Wednesday July 8 2020
News Source: Fund Regulation
Focus: Liquidity Risk Management
Country: European Union
On 06th July 2020, the Association for Financial Markets in Europe (AFME) published a paper on Understanding the Liquidity Landscape in European Equity Markets. This paper aims to contribute to this evidence-based analysis and set out AFME’s understanding of the liquidity landscape in the European equity markets.
- The relatively low volume of risk-intermediated trading activity on systematic internalisers is not substitutable by other non-intermediated trading , and it would not migrate to a continuous lit order book trading if systematic internalisers were not providing risk-intermediation for some of their trading with their pension and investment fund clients. This trading activity does not impact the quality of the price formation process in Europe post MiFID II and is subject to strict post-trade transparency obligations, as any other trading activity.
- Amongst the trading volumes traded on-venue, 8% is non-displayed. Non-displayed liquidity traded on venue also serves the needs of pension and investment funds by enabling firms to manage their clients’ implicit costs by reducing market impact. Itis capped by law at 8% of the total trading. This trading activity run by trading venues is also subject to strict post-trade transparency obligations.
- The various ways of trading across existing execution venues all serve different functions and market needs. No trading modality is superior to others. Investors of all natures have different objectives and strategies. Continuous lit order book trading is valuable but not interchangeable with banks’ systematic internaliser risk-intermediated trading, which plays a critical role for pension and investment funds. Pensioners and savers would be worse-off if diversity of ways of trading is curtailed.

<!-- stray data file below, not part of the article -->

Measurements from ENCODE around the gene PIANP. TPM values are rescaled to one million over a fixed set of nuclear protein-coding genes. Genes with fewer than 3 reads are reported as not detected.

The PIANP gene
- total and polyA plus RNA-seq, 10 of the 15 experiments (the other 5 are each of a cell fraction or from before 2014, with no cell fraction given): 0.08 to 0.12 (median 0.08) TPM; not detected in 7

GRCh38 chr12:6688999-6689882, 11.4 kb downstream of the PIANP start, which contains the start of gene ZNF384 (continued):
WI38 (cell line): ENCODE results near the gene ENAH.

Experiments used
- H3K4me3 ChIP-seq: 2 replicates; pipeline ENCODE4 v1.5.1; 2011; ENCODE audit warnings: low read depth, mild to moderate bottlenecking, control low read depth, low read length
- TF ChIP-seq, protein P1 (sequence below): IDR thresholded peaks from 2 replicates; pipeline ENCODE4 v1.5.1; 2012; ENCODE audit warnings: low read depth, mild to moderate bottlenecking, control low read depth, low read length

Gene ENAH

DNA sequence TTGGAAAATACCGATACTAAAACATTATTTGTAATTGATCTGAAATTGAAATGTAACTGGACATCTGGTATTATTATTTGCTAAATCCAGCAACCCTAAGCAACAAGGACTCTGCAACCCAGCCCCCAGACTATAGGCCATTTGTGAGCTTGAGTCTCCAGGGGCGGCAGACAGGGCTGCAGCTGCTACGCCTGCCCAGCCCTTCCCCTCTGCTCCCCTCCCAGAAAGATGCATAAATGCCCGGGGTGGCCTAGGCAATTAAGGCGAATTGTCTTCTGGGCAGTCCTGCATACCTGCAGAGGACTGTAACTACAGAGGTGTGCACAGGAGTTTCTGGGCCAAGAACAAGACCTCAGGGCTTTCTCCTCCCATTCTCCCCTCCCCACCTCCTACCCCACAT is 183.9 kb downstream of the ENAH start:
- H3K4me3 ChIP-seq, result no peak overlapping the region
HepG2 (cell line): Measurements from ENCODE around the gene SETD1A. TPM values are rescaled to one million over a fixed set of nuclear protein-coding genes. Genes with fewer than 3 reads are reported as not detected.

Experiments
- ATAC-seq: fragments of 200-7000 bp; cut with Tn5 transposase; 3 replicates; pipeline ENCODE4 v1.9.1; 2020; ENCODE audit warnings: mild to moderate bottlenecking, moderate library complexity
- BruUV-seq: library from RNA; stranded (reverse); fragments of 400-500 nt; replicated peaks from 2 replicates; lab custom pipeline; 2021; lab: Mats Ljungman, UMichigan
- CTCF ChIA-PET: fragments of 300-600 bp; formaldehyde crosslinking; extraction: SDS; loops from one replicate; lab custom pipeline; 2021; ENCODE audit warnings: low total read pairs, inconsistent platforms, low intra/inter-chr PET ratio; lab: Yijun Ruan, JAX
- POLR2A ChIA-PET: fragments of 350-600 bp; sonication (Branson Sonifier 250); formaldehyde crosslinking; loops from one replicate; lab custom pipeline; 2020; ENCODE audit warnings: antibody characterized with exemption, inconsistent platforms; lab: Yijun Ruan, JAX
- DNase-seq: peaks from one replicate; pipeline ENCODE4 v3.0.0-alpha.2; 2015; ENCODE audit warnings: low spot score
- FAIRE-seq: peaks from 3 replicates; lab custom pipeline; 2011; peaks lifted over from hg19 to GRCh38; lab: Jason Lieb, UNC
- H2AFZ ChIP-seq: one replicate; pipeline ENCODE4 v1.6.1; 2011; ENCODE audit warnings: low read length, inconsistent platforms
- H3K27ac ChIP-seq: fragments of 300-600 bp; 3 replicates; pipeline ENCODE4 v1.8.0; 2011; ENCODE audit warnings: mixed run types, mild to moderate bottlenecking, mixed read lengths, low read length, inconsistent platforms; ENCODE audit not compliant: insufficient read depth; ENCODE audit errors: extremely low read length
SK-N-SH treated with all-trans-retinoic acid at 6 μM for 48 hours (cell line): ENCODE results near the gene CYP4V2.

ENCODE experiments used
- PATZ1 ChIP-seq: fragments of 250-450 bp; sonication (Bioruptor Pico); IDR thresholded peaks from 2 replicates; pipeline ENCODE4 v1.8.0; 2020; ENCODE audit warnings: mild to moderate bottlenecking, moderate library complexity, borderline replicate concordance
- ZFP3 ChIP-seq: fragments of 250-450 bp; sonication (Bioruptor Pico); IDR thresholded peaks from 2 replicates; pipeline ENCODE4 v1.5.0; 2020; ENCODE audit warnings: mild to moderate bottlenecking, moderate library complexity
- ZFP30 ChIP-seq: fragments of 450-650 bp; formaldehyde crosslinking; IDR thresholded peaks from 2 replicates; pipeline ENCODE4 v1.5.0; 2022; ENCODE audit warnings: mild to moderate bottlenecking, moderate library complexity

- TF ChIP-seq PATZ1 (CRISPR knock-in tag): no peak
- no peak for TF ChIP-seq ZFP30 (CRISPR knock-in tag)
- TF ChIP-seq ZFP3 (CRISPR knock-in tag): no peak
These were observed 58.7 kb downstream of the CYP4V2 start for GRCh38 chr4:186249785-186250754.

- A suboptimal trade reporting framework, with insufficient identification and flagging of the different trade categories, including of those that are only technical trades, increases the complexity of the European equity markets structure that otherwise would be easier to understand and better placed to serve the interests of end users.
- AFME commends ESMA, National Competent Authorities and policy makers for the continued work to improve the quality and completeness of data. AFME remains committed to help in this difficult, yet critical task by responding to questionnaires on how to improve post trade transparency reporting, by actively participating on data workshops organised by European and national regulators and by making this data analysis public.
- AFME supports ESMA’s data strategy which could be underpinned by the setting up of a consultative working group to ESMA’s Data Standing Committee. More broadly, AFME supports a more formalised, more inclusive public industry wide forum to leverage from market participants’ experience and contribution to improve data quality and availability.
- AFME recommends that further work on improving data should be prioritised before considering more substantial changes to the EU transparency framework so soon after MiFID II implementation.
Click on the link for further information.